Side-scrolling beat ’em ups have always been near and dear to my heart. It’s one of my absolute favourite genres of games, but also one that’s had some major ups and downs over the decades. Ever since the late ’90s, I feel there’s a fairly pervasive view of beat ’em ups as a “dated” genre; a style of game made obsolete by the transition from arcades to consoles, repetitive quarter-munchers that have no place in the current era – unless wholly reinvented for modern audiences. Personally, I couldn’t disagree with this more!
Rather than beat ’em ups becoming dated, my view is more that the genre really fell off the wagon once people started attempting to “reinvent” it instead of respectfully iterating on it – and it’s only very recently that we’ve started seeing more successful attempts at new takes on the classic template.
While I’m happy to see games like FIGHT’N RAGE and STREETS OF RAGE 4 bucking the trends of the last decade and change, the fact remains that in the eyes of many people – developers and players both – the key to making a good beat ’em up appears to be adding a ton of time-wasting cruft that dilutes the experience. But in my mind, there are simply a number of fundamental design principles that go into a quality, compelling entry in the genre. So as a PSA, here’s my attempt at outlining what makes for a good beat ’em up – or at the very least, some things I’d like to see more of them do well!
Just like last year (and I guess, every year?), I have not felt particularly compelled to put together any kind of “Game of the Year” article – partially because it’d have to be a woefully incomplete list given how many contemporary games I didn’t bother playing yet, but more so because I’m far more interested in championing the games that managed to make an impression on me without leaning on the novelty of being brand new. I play a lot of old games, and I go out of my way to procure games I’ve never played before (and in many cases, barely know anything about) – and although I’ve got my fair share of stinkers in my collection, whenever I get a batch of old games from Japan, more often than not at least one of them seems to really stick with me.
So here’s a look back at some of those games! Presenting, in rough chronological order – Ten old games I really enjoyed playing for the first time in 2020:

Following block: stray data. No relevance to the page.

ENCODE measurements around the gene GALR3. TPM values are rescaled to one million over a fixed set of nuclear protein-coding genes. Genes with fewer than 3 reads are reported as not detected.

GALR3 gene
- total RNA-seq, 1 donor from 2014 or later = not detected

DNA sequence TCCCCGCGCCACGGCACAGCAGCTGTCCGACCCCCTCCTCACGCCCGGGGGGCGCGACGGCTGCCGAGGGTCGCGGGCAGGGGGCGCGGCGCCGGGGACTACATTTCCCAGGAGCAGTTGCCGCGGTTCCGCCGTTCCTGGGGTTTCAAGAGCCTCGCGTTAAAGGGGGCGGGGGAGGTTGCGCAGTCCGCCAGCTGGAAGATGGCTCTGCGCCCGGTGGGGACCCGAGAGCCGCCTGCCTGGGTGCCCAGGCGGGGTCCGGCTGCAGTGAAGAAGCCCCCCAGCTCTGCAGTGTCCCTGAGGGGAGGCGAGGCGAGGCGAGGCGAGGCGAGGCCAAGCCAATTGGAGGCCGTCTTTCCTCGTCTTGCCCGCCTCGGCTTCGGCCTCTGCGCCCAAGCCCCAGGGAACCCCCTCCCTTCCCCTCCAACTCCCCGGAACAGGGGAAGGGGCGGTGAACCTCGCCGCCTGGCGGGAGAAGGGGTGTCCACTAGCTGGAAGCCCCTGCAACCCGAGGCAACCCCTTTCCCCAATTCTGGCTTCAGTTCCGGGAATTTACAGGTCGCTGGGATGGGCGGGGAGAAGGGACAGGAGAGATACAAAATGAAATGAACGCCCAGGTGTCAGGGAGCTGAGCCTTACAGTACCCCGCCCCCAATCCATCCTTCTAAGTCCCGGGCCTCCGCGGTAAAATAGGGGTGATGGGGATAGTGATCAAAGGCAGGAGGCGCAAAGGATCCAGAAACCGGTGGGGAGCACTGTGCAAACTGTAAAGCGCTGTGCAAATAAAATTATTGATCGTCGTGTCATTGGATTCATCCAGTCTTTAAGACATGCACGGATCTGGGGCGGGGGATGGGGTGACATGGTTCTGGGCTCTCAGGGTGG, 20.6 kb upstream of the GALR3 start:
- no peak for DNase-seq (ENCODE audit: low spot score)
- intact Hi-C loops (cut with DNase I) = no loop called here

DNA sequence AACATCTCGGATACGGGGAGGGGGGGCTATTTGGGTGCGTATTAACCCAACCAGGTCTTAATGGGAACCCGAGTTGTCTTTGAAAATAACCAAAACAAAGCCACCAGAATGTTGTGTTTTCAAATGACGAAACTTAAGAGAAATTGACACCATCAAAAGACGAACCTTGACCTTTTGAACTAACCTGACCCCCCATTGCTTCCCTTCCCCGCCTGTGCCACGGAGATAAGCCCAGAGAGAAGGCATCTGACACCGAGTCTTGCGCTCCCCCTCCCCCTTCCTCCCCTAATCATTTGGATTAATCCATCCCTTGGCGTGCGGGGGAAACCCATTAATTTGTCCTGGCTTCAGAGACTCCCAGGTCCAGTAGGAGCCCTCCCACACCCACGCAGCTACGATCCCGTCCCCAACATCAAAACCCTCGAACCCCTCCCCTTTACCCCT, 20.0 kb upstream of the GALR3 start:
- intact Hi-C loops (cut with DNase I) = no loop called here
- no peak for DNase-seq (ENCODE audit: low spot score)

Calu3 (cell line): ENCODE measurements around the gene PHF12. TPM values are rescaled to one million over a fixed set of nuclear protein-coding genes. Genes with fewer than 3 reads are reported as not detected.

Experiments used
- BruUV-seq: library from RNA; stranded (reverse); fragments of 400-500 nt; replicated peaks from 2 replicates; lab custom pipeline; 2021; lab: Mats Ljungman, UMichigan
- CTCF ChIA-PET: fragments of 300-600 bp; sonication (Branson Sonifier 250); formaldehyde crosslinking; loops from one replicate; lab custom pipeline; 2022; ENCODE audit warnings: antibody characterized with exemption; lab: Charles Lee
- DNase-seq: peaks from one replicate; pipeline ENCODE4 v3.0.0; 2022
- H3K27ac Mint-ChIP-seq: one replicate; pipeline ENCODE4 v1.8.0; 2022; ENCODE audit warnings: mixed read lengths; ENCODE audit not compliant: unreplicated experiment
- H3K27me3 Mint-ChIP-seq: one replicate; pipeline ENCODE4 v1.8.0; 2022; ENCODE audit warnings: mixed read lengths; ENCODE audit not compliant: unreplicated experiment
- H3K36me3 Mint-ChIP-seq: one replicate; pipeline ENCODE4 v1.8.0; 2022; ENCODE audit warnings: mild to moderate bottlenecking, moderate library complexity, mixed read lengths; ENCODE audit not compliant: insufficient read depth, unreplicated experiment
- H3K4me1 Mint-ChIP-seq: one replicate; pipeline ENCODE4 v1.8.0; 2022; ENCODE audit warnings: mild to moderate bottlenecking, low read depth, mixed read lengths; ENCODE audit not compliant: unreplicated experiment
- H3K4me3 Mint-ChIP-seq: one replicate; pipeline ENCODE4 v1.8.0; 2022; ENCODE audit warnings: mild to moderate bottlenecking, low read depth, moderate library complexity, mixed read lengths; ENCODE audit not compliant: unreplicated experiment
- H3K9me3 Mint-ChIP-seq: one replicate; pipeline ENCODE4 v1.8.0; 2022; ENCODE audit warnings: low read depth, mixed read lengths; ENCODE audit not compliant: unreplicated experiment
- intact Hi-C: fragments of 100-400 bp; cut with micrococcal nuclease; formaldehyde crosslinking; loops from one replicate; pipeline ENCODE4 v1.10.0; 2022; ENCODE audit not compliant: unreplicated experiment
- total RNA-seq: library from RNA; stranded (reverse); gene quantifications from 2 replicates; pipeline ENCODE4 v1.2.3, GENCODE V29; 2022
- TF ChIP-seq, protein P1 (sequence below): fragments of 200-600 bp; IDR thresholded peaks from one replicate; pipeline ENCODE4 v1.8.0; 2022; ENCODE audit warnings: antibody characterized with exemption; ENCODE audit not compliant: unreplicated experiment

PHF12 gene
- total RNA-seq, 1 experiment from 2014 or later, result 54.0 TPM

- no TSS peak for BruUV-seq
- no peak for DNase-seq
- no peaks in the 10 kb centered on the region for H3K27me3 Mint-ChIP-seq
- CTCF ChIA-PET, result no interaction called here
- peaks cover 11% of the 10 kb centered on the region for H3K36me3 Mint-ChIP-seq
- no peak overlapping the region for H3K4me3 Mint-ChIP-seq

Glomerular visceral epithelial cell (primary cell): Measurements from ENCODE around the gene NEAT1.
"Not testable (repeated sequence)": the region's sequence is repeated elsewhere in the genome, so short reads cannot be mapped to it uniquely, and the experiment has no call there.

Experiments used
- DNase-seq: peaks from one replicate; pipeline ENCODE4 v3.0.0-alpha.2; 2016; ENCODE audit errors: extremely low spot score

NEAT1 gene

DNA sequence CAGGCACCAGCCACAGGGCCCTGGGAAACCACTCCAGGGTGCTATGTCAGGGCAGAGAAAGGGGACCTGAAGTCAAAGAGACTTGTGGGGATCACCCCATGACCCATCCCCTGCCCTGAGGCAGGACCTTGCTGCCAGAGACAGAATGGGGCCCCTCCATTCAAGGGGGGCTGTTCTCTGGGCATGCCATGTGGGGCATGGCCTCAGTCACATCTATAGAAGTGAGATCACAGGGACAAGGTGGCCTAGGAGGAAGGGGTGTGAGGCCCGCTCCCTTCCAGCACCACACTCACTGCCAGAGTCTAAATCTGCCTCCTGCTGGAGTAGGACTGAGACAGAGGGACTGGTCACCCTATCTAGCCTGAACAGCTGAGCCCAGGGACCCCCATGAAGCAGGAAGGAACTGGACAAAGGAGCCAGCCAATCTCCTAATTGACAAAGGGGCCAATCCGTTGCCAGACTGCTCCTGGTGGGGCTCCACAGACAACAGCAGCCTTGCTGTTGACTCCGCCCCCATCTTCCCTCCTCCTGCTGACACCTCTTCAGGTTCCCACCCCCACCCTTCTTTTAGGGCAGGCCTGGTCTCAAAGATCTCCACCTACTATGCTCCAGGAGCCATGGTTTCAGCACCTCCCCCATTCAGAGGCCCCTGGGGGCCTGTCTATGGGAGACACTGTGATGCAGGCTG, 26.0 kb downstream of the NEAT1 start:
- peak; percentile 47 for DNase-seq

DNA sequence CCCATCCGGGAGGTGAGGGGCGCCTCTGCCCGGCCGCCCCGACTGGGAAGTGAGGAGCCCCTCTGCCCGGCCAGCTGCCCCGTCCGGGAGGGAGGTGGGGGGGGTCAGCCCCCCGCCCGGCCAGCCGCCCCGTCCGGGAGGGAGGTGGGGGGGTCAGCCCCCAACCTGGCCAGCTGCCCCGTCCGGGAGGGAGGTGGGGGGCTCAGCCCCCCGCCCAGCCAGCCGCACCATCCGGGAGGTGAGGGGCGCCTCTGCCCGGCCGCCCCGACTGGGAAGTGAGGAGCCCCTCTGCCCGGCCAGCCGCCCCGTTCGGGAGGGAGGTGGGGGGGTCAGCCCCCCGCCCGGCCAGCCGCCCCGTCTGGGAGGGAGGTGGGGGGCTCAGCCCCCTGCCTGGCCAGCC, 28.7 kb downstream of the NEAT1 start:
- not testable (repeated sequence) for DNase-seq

My major project for this past summer was something I’d been planning for and building up to for quite a while – a deep-dive into the seminal DOUBLE DRAGON series. I’ve written about the series and my adoration for it in the past, but reflecting on how many games, ports and other incarnations I really didn’t know very well, I decided I wanted to change that.
Five-six weeks and a couple of dozens of hours streamed later, here we are! The full series of approximately 50 Double Dragon games played, inspected and analysed is now available for easy viewing on YouTube. Check out the playlist here!
I will likely return with more thoughts on these games and this project in written form in the not-too-distant future, but right now I’m a little bit Double Dragon’d out – so for the time being you’ll have to make do with the usual analysis in video form. ✌
For about as long as I can recall, I’ve been a big fan of Technos Japan. The DOUBLE DRAGON and KUNIO-KUN games were absolute favourites of mine in formative years, and almost certainly a big reason why I’m still very much fond of beat ’em ups. Although not every Technos and Technos-related game over the years has been of the highest quality, I’ll always have the utmost respect and admiration for the company and their games for their innovation, creativity and sheer personality.
Like many game companies from the 80’s, Technos eventually went under, even if some of the same people, brands and games stayed active in one form or another. As of 2015, The Technos brand and associated IP is owned by Arc System Works, who – so far – seem to be doing a commendable job keeping the spirit of Technos alive with quality re-releases and even brand new KUNIO-KUN games, among other things.
But perhaps the most delightful thing about Technos’s newest incarnation is how it seems to maintain one of the things that fascinate me the most about the company: their unusually relaxed handling of their IP.